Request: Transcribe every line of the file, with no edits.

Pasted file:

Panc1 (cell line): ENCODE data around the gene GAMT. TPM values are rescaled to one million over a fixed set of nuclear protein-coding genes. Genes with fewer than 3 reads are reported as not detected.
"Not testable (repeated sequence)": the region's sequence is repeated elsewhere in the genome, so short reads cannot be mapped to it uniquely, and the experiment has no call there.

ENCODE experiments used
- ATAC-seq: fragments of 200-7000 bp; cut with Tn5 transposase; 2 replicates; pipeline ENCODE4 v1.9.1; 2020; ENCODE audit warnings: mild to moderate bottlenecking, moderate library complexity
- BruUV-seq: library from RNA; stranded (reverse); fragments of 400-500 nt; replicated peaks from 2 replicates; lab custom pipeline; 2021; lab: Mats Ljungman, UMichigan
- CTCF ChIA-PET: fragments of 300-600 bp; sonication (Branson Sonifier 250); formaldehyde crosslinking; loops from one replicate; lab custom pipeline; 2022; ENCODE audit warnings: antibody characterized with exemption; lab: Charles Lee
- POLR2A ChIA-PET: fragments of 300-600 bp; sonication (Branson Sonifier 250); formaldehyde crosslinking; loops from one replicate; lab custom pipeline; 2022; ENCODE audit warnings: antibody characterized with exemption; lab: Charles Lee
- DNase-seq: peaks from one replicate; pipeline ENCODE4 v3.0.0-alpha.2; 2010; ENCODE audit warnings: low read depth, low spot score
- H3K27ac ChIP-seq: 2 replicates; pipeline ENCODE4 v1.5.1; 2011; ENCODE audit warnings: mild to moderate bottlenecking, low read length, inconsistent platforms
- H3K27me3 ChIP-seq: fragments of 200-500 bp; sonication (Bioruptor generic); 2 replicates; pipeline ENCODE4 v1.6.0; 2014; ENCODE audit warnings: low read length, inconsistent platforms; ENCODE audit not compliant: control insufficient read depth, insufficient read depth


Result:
Panc1 (cell line): ENCODE data around the gene GAMT. TPM values are rescaled to one million over a fixed set of nuclear protein-coding genes. Genes with fewer than 3 reads are reported as not detected.
"Not testable (repeated sequence)": the region's sequence is repeated elsewhere in the genome, so short reads cannot be mapped to it uniquely, and the experiment has no call there.

ENCODE experiments used
- ATAC-seq: fragments of 200-7000 bp; cut with Tn5 transposase; 2 replicates; pipeline ENCODE4 v1.9.1; 2020; ENCODE audit warnings: mild to moderate bottlenecking, moderate library complexity
- BruUV-seq: library from RNA; stranded (reverse); fragments of 400-500 nt; replicated peaks from 2 replicates; lab custom pipeline; 2021; lab: Mats Ljungman, UMichigan
- CTCF ChIA-PET: fragments of 300-600 bp; sonication (Branson Sonifier 250); formaldehyde crosslinking; loops from one replicate; lab custom pipeline; 2022; ENCODE audit warnings: antibody characterized with exemption; lab: Charles Lee
- POLR2A ChIA-PET: fragments of 300-600 bp; sonication (Branson Sonifier 250); formaldehyde crosslinking; loops from one replicate; lab custom pipeline; 2022; ENCODE audit warnings: antibody characterized with exemption; lab: Charles Lee
- DNase-seq: peaks from one replicate; pipeline ENCODE4 v3.0.0-alpha.2; 2010; ENCODE audit warnings: low read depth, low spot score
- H3K27ac ChIP-seq: 2 replicates; pipeline ENCODE4 v1.5.1; 2011; ENCODE audit warnings: mild to moderate bottlenecking, low read length, inconsistent platforms
- H3K27me3 ChIP-seq: fragments of 200-500 bp; sonication (Bioruptor generic); 2 replicates; pipeline ENCODE4 v1.6.0; 2014; ENCODE audit warnings: low read length, inconsistent platforms; ENCODE audit not compliant: control insufficient read depth, insufficient read depth